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Two more submarines finished. A Type 214 submarine from Wolfpack. A manufacturer that was new to me. It turned out to be a very nice kit. I finished it straight out of the box as Son Won-iL from the Republic of Korea. Next was Airfix Trafalgar class built in the experimental camouflage tried on HMS Trenchant. Together wid my HMS Swiftsure
My friends I want to give you a way to make a scratch submarine with balsa First we choose the plan. I use the blueprints plans and I prefer there are three views of sub f.e Then I analyzed how make it. I seperate to the main submarine corp and the turret. I save the plan as foto and go to open with painture I zoom the foto in dimensions I want. ( Because I use leaves of balsa 1000mmX100mmX10mm the dimensions must be less from the Balsa) To make a sub 70 cm we want 8-9 pieces of balsa I fix them with cyanoacrylic glue and not with wood(water)glues because the woodglue will warp the balsa. Be carefull because the cyanoacrylic glue when comes in contact with balsa makes temperature and gas. You must me very hurry to fix the pieces I have a piece of balsa 1mX 80mm (if I use 8 pieces)X 100mm. That for the main corp. I calculate the turret and make the same with smallest pieces of balsa. Then I take a piece of paper and design the plan (all the lines) of corp from the zoomed foto. The same for turret, Cut the paper plan of sub and design it on balsa Then design the plan from upper side of sub (deck) Cut the paper Do the same design on balsa piece upper side. Be careful the lines to be on correct position in 3 dimensions We leave always a small piece of balsa and cut the balsa to the small around black lines.If do nt do that the sub with the sand paper work will have smallest dimensions . then with a sand paper on sand paper driver begin to scratch the balsa until lines We must have in our mind the geometry , symmetry and stereometry. The same do for the turret Be careful The external lines of plan are the real dimensions on 2 dimensions. The 3d dimensions give us the interior lines. In that level we use and the front and back plan to see the angles and curves. In that level the balsa "speak " to us. We see the scheme to construct and always must make small steps because the wrong difficult repairing. When we make the corp ....... we paint with wood varnish , dry well and with a sand paper smooth it. That for three time. The sand paper must be light Then paint with acrylic varnish ( I have nt foto of type 214 with acrylic varnish) We paint the acrylic colur 2 hands or more We fix the turret on corp. (the turret paint with the same way) For antenas etc I use plastic sprue, tooth peaks, and wires. For propeller make it from a piece of metal in scale For other accesories of sub I use interior pieces of mobile. You will discover a modelling microcosmos in an old mobile. (Barrels for machine guns are good and the lighters gas tubes) I am happy to answer your questions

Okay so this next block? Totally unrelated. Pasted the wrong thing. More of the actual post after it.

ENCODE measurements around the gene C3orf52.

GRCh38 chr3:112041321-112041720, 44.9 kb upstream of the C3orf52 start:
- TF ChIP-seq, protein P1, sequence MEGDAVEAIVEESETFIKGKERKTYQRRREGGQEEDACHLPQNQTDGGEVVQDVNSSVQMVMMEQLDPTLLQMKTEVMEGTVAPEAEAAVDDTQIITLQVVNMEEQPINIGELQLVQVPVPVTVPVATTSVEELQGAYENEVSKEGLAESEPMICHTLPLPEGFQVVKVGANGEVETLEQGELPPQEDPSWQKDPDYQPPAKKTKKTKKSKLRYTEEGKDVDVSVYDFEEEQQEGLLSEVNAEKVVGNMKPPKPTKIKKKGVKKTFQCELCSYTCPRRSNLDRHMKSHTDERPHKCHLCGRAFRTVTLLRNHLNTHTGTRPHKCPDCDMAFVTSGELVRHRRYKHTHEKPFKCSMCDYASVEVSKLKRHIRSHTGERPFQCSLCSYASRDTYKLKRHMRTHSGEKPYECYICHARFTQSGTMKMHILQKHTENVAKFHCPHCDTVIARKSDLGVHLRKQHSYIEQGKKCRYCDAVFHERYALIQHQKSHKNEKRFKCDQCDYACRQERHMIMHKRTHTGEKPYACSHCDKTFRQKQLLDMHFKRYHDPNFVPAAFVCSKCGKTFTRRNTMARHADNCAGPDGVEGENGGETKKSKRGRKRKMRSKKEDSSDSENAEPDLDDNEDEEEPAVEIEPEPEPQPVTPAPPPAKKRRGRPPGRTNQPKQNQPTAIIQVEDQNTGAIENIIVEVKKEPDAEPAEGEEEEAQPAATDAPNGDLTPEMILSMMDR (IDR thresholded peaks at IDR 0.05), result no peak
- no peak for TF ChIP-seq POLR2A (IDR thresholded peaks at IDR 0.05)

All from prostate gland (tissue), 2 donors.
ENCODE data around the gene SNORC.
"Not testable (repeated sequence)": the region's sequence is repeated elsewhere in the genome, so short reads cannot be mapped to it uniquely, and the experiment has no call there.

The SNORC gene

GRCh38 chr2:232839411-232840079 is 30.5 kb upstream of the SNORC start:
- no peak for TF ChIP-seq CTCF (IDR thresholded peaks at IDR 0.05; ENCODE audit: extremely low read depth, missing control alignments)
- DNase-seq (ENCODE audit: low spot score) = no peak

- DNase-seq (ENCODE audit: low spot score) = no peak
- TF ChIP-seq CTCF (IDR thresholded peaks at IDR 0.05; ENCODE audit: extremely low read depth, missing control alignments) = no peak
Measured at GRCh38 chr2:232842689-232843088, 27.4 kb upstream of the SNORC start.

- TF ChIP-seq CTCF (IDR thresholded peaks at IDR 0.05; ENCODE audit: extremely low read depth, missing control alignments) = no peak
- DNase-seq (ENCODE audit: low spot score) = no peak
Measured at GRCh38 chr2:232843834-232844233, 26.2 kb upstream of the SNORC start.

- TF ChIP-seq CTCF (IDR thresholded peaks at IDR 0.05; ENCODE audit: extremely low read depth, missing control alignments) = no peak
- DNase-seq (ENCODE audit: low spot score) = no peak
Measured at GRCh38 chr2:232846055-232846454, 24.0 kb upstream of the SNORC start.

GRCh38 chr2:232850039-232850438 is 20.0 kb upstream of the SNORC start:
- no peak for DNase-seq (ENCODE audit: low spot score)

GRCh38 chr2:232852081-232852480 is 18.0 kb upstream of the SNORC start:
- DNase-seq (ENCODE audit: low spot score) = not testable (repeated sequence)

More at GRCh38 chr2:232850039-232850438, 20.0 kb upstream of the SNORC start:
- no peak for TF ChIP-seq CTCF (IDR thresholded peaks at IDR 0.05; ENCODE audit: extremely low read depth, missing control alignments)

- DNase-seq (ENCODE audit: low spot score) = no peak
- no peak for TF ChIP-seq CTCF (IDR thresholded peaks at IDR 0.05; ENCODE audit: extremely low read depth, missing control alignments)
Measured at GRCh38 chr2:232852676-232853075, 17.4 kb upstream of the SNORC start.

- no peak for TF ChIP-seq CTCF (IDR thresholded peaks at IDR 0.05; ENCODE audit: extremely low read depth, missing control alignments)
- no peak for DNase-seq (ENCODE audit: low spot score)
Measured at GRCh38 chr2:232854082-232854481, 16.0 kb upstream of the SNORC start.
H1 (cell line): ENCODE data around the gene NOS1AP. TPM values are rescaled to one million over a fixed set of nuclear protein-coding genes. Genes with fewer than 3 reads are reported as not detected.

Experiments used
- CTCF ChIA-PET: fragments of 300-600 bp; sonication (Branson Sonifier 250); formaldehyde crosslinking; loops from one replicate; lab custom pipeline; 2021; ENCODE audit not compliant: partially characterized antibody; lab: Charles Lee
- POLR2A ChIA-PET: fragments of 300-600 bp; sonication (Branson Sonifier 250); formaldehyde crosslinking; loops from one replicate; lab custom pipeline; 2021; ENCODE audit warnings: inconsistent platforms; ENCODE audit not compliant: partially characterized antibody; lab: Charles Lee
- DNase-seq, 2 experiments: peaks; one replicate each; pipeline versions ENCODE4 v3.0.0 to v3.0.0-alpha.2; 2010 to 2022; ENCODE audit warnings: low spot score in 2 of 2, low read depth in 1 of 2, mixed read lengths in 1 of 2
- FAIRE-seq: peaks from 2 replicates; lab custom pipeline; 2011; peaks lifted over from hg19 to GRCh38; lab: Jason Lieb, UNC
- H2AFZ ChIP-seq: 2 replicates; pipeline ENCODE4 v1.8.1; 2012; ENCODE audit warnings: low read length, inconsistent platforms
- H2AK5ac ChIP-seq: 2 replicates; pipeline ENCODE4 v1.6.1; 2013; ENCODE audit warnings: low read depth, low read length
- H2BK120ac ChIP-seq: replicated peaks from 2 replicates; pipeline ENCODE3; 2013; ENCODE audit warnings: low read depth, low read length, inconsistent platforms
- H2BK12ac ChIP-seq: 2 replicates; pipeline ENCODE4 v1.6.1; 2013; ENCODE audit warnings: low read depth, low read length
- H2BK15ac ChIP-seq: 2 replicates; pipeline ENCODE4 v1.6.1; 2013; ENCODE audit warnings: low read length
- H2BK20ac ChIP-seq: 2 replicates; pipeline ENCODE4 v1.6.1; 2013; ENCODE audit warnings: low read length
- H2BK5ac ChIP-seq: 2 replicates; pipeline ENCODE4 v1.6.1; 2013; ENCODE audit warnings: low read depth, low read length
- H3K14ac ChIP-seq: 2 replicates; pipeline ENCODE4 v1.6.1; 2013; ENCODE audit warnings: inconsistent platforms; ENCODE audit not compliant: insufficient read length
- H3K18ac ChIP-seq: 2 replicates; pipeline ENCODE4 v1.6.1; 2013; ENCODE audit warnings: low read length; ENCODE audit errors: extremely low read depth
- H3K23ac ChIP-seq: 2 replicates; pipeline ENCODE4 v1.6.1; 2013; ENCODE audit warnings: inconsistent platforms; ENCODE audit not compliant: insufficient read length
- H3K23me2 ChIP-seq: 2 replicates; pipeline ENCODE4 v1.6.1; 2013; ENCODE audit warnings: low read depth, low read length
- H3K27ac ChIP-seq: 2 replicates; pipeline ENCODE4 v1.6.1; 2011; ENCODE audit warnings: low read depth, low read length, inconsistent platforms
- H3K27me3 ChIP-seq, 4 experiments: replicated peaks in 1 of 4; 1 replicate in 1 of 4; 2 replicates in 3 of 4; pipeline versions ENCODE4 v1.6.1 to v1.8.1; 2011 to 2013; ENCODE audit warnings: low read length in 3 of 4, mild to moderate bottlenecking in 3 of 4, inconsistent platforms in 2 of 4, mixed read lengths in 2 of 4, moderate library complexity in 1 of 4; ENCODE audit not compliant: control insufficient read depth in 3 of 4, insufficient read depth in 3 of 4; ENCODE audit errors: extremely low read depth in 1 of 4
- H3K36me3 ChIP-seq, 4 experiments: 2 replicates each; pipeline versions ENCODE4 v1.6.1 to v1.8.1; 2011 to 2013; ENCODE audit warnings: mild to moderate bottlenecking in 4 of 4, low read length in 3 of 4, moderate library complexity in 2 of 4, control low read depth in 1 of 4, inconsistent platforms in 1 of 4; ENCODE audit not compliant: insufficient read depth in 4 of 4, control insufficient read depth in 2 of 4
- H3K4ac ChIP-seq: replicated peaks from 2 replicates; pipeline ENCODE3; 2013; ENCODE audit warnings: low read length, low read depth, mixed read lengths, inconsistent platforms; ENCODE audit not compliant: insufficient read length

A friend who lives in Plymouth took the photo's below of HMS Ambush whilst entering and leaving Plymouth Dockyard last week. I am hoping he will send more as there are some nice detail views for anyone modelling the kit of this boat. Mike HMS Ambush approaching Devonport Dockyard, Plymouth on 16/01/2016 - All photo's courtesy of Jeff Stevenson. HMS Ambush leaving Devonport on 22/01/2016
Having attended SMW last Sunday i noticed a number of submarine models lacking in some aspects to the trained eye of a submarine modeller. And before any one starts having a go, its a personal observation, i fully respect OOB builders and artistic license. So heres what i observed; 1) Apart from my own builds i have not seen a modern submarine model with the non slip walkway detailed on the upper deck, in photos it is clearly visible being matt black generally against the satin black of the anechoic tiles. (see photo) 2) In the competition area there was a heavily weathered u-boat, the likes of watch you would probably have never seen as their life expectancy was not great, with the majority of surviving u-boats being sunk after the war, except for a handful split among the allies. The model even depicted rust to the wooden upper decking and below the waterline. 3) There was a type XXI u-boat, nicely built depicted underwater with the snorkel and mast above water, with the handrail in the up position. One of the innovations on the type was a retractable handrail post to reduce underwater drag, a twist/turn and drop arrangement. So the type was streamlined for underwater running, a system used today on most modern submarines. (see photo type XXI at sea) All the best Chris